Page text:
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15 Cards in this Set

  • Front
  • Back
hard to understand;

Sentence: WE expect some abstract thinking from a philosopher.

Sandra's abstract ideas confused her friends.
two or more words with the same initial sound.

Sentence: Edgar Allan Poe is noted for his use of alliteration in his poetry.

"Sally sells seashells at the seashore" is an example of alliteration.
open to more then one interpretations; vague

Sentence: I was completely confused by Mike's ambiguous remarks.

Judge Spencer's rulings were crystal clear, with no evidence of ambiguous decision anywhere.
anticlimax; triteness or triviality in style; sentimentality.

Sentence: In his summation to the jury, the defense attorney stooped to bathos to portray his client as a misunderstood and unhappy victim of circumstances.

The drama suffered from bathos, the strongest and most telling point having been made in the first act.
an abusive word or phrase

Sentence: The cruel epithet was edited out of the newspaper column.

Regina demanded an apology for the epithet that Danny used to describe her.
ridiculous misuse of words, especially by confusion or words that are similar in sound Ex:bush isms

Sentences: In an obvious malapropism, Mrs. Farrell said she was bemused by the exciting circus performance.
the application of a word or phrase to an object or concept that it does not literally denote, in order to suggest a comparison with another object or concept.

Sentence: "A mighty fortress is our God" is a metaphor expressing the permanence, power, and protectiveness of the Deity.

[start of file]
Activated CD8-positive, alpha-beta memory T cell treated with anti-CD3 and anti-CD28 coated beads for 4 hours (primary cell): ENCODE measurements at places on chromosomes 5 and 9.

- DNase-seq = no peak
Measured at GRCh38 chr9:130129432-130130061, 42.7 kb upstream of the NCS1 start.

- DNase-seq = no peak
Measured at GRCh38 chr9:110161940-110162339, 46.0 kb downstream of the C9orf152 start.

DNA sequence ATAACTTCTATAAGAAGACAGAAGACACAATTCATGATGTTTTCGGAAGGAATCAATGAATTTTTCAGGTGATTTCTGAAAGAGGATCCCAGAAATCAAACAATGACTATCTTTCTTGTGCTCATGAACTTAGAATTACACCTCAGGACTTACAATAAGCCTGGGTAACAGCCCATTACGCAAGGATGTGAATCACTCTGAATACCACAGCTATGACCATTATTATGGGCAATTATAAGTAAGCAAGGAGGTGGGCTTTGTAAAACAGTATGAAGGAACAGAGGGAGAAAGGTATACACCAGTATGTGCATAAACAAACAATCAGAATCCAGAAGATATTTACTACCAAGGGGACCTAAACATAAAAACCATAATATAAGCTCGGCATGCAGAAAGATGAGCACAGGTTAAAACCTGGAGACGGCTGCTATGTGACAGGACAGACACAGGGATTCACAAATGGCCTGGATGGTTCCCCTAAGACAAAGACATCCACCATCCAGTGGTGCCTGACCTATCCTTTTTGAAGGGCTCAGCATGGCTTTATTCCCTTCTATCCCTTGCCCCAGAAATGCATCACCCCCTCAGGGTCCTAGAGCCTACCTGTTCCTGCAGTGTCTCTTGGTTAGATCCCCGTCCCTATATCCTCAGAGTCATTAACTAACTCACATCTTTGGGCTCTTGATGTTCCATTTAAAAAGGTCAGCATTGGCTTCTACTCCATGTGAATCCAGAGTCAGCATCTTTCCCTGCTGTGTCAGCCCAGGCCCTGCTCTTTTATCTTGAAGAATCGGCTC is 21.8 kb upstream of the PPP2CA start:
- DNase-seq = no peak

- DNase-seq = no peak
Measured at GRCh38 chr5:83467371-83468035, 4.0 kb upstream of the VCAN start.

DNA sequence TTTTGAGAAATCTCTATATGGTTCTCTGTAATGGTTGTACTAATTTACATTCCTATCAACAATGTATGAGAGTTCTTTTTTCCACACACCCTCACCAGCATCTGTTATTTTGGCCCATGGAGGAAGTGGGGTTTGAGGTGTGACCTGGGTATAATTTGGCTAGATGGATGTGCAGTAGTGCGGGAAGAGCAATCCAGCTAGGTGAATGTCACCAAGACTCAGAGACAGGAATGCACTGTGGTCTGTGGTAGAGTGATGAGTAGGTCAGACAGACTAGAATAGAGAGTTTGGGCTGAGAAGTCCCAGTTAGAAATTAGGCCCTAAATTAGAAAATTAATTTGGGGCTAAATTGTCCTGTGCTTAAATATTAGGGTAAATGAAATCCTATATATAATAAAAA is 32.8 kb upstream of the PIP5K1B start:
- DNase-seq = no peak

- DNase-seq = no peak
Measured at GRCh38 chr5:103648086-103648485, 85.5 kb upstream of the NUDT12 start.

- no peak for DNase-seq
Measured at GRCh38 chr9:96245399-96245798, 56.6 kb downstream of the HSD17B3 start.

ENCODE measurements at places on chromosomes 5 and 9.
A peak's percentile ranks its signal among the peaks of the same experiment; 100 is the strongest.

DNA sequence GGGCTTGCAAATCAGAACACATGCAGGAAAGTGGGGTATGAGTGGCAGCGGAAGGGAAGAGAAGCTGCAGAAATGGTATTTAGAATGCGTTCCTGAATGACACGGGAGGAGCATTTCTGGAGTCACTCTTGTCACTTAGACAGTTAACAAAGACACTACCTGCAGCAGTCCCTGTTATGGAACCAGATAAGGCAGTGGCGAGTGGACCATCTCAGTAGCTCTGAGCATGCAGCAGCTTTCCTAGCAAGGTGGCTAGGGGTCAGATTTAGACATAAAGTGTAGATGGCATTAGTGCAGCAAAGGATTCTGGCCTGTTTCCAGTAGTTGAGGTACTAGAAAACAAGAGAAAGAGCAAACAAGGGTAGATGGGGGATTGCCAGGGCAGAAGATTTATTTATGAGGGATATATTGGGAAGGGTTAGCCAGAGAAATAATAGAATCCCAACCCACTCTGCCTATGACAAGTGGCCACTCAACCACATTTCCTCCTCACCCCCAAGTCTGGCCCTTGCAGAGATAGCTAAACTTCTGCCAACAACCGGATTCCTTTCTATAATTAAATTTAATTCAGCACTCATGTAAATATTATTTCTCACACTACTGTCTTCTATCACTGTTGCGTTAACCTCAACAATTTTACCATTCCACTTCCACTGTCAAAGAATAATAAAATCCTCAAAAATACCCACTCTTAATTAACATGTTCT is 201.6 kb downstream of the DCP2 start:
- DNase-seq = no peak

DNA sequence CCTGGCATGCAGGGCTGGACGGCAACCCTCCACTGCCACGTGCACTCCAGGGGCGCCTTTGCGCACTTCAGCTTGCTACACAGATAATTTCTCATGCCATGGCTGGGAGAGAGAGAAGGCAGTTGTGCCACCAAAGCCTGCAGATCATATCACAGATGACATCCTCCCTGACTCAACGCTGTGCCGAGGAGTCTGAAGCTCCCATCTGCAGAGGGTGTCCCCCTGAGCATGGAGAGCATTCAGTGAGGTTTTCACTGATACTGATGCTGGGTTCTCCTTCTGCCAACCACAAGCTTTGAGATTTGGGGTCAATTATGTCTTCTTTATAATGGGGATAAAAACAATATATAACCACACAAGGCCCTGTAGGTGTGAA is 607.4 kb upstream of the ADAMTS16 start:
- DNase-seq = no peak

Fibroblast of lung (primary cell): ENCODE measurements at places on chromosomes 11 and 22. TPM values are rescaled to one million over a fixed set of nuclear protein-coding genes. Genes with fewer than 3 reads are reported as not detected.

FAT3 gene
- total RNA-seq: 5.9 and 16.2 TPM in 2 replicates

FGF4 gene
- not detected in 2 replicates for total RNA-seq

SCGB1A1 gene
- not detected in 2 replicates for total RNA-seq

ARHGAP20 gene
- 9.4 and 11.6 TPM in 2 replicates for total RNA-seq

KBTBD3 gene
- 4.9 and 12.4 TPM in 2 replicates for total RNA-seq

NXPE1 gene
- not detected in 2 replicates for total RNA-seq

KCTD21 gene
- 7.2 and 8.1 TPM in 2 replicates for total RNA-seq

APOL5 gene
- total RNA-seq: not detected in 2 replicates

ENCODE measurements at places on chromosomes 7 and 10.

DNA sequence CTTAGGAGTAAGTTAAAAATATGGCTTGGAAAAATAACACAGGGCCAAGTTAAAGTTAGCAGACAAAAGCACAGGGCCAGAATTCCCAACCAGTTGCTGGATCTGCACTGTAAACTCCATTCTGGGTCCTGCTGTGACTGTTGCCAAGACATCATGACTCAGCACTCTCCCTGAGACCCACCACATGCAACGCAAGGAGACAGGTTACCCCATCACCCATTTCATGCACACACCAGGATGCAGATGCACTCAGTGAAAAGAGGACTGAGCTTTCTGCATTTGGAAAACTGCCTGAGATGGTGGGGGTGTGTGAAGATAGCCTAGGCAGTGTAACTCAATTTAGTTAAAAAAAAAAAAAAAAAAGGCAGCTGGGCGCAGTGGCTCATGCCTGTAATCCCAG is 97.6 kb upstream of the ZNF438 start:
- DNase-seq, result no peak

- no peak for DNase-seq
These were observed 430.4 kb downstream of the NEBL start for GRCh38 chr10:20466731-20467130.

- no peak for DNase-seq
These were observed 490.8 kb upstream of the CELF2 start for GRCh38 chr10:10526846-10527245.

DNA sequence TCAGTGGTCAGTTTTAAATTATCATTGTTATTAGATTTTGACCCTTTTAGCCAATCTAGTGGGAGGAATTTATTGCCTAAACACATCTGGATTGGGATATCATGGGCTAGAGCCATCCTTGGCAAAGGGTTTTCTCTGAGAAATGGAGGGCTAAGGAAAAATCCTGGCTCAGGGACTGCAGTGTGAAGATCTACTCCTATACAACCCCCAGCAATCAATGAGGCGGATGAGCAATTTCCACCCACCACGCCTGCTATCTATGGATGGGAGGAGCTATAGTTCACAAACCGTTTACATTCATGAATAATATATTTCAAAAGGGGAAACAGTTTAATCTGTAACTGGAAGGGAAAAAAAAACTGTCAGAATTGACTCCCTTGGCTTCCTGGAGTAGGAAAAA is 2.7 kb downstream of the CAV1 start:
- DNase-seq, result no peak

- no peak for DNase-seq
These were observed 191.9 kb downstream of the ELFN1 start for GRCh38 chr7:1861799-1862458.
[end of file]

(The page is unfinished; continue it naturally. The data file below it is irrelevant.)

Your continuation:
formation of words in imitation of natural sounds; the use of words whose sound suggest the sense.

Sentence: A study of the poet's frequent use of onomatopoeia shows he had an unusual ear for natural sounds, as if he were listening to Nature and letting it speak for itself.
a figure of speech by which a particular phrasing of words produces an effect by seeming self-contradiction.
an oration, discourse, or writing in praise of a person or thing; eulogy.
example or pattern; a set of forms in grammar all of which contain a particular element, especially the set of all inflected forms based on a single stem.
knowing many or several languages; containing, composed of , or in several languages; a confusion of languages.
the study of meaning; the study of linguistic developement by classifying and examining changes in meaning and form
a figure of speech in which two unlike things are explicitly compared using the words "like" or "as", as in "she is like a rose"
a poem, speech or slang of lamentation, especially for the dead; dirge; funeral song